The bottom line is this: Jeep’s ability to grow sales are already heavily constrained by a brand opinion of 20. This is why it is unable to grow the total pie despite adding models. This goes to your point that “...it seems that in the minds of the consumer, there is little difference between the Renegade, Compass and Cherokee.”
Indeed, Jeep sales only get shifted among the relatively finite pool of people who have a high opinion of Jeep, so when Renegade gets added Cherokee loses, when Compass gets redesigned Renegade loses, etc. This is likely what happened to Comander, too.
Grand Wagoneer will have a difficult task growing total Jeep sales as long as Jeep opinion remains stuck at 20. Moreover, it will have to compete agaisnt Chevrolet, Ford and Toyota, which already have stronger brand opinion, which will help them fend off Jeep. Even Nissan, the weaklink in the Fullsize SUV category, has a brand opinion equal to Jeep‘s.
Nissan is most likely where Jeep will be most successful conquesting from, along with pulling up a portion of Grand Cherokee loyals (i.e., cannibalizing), and attracting a small number of first time category shoppers.
But let’s not fool ourselves. The Fullsize SUV segment is small. So, even if Grand Wagoneer is widely successful, we are talking very small numbers overall. Where I gather Jeep thinks Grand Wagoneer may help, is in the high visibility markets overseas, currently dominated by Toyota Land Cruisers and Nissan Patrols.
I am going to take a guess here.
There is a portion of Grand Cherokee buyers that want a 3 row. I think another portion want something different from every other Grand Cherokee out there (I think this explains why the large number of trim lines have been successful).
Commander offered both those groups of Grand Cherokee buyers something they could not get in a Grand Cherokee.
Commander did not attract a non-Jeep buyer who wanted a 3 row SUV nor anyone who wanted something different from what is out there.
As @TripleT said, the third row was not very usable for those who wanted a third row. If you had young kids it was fine. Otherwise, no.
Only the most blinded loyalist here thinks Wagoneer/Grand Wagoneer will have an easy time in the market. We know that GM owns this with the Tahoe/Suburban and variants. Ford, Toyota and others have tried to penetrate with no real success.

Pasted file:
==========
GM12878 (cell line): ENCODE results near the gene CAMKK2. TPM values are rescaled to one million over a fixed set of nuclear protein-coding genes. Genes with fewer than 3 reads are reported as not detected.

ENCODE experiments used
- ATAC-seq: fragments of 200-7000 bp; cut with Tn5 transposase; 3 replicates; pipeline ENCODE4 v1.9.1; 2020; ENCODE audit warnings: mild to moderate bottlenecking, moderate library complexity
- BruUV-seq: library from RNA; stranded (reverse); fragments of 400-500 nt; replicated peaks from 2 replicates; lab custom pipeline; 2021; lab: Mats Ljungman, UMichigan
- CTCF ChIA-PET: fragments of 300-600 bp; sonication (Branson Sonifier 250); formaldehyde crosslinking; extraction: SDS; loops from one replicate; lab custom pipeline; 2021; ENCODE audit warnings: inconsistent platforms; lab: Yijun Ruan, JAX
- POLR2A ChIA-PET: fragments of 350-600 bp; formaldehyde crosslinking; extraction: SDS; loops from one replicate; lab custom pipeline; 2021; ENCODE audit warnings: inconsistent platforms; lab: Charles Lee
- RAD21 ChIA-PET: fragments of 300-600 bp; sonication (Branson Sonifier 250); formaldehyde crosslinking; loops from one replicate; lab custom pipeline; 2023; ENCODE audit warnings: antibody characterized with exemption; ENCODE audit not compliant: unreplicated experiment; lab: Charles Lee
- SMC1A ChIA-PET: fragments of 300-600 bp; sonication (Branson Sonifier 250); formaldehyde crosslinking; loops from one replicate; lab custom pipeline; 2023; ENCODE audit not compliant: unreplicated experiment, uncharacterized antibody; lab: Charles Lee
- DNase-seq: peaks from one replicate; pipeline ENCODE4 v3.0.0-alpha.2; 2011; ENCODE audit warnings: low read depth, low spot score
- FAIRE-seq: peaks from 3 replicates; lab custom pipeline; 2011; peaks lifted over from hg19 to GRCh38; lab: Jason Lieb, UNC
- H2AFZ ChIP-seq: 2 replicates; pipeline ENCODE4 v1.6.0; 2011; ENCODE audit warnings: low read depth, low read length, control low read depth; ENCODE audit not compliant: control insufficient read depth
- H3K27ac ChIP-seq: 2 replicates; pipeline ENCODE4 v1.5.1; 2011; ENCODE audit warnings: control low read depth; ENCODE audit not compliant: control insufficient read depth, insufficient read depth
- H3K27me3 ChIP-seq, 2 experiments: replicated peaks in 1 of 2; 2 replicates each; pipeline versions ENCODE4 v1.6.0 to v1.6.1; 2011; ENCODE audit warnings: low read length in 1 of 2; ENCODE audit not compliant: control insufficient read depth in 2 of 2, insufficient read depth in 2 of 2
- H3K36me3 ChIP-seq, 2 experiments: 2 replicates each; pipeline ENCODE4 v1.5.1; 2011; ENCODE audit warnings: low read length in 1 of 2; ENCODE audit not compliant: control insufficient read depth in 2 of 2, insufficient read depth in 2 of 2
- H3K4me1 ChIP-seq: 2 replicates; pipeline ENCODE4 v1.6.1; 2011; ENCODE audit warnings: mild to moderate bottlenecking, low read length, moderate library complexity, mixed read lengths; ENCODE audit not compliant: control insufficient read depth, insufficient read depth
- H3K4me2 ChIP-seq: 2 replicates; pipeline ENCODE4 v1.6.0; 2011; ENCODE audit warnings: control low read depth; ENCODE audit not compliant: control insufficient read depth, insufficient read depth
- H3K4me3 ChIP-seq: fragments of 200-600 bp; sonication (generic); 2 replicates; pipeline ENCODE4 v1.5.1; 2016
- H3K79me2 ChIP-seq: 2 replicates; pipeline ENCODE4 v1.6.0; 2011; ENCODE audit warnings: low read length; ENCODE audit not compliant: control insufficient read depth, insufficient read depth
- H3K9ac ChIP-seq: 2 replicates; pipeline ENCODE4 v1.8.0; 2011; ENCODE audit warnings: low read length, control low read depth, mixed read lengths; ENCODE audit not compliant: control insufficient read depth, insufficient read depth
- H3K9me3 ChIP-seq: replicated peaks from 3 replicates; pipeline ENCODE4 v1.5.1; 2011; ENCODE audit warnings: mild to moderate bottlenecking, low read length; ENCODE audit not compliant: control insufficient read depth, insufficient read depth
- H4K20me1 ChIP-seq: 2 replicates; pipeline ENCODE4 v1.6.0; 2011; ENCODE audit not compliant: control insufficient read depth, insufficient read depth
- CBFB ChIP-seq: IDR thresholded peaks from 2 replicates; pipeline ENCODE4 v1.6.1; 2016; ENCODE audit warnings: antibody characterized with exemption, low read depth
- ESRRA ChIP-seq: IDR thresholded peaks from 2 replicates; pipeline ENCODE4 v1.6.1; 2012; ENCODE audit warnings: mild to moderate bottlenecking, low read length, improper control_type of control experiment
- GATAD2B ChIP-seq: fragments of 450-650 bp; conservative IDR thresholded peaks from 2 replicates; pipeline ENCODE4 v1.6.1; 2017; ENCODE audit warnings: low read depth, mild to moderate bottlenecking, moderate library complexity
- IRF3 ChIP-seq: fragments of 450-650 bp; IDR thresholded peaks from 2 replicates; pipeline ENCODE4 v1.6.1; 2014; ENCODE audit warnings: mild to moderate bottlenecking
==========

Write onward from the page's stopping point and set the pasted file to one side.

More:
The analysis you provide is very interesting and really does explain a lot about what we have seen with Jeep in the US since the bankruptcy......a rise to a plateau and constant market share.
There is also the "Jeep factor", in that owning a Jeep is considered cool, owning a Tahoe or Suburban is not. I think you and aldo are greatly underestimating the brand value, loyalty, and recognition of Jeep.
I have friends who say "Wow, that new [Renegade, Compass, Cherokee] is cool, I want a Jeep now!" They would not be caught dead saying "Wow, look at that Equinox."
I'd agree except for loyalty. While Jeep enjoys a fanatical following, I believe it's been stated that the brand has a high percentage of one-and-done owners (mostly around how everyone has to own a Wrangler at least once in their life). I don't know how "loyal" owners of Renegades, Compass or Cherokees are. Grand Cherokee owners are probably more loyal, so Jeep may be able to retain those people from jumping to to Ford or GM full size SUV's.
Now I do agree that a DS based Wagoneer can be an immediate hit because it has brand and name recognition and, if Jeep gets a good styling on it, it can be the hot new vehicle that makes the Tahoes and Expiditions looks like weak sauce.
But yet of all the vehicles mentioned in that sentence, the best seller in the US is the Chevy Equinox.
In fact Equinox comes very close to Renegade/Cherokee/Compass combined in year to date US sales.
Did you read and comprehend @aldo90731 post? He was talking about the brand value, which is less than Ford or Chevy and far less than Toyota.
If Ford and Toyota, with stronger brands could not break into GM's market, Jeep might find it difficult as well.
I honestly hope that I am wrong because I love the idea of a BOF Wagoneer. Unfortunately, I can look at reality and just don't see it,
The Jeep brand is not as strong as you are thinking.
Yes, I did read and comprehend that post. Real life doesn't seem to align with that though. I don't know of anyone who thinks a Jeep is less cool than a Ford or Chevy, which was the point of my prior post. That may not translate directly to sales, but it will certainly help make the Wagoneer/GW more aspirational than a Tahoe.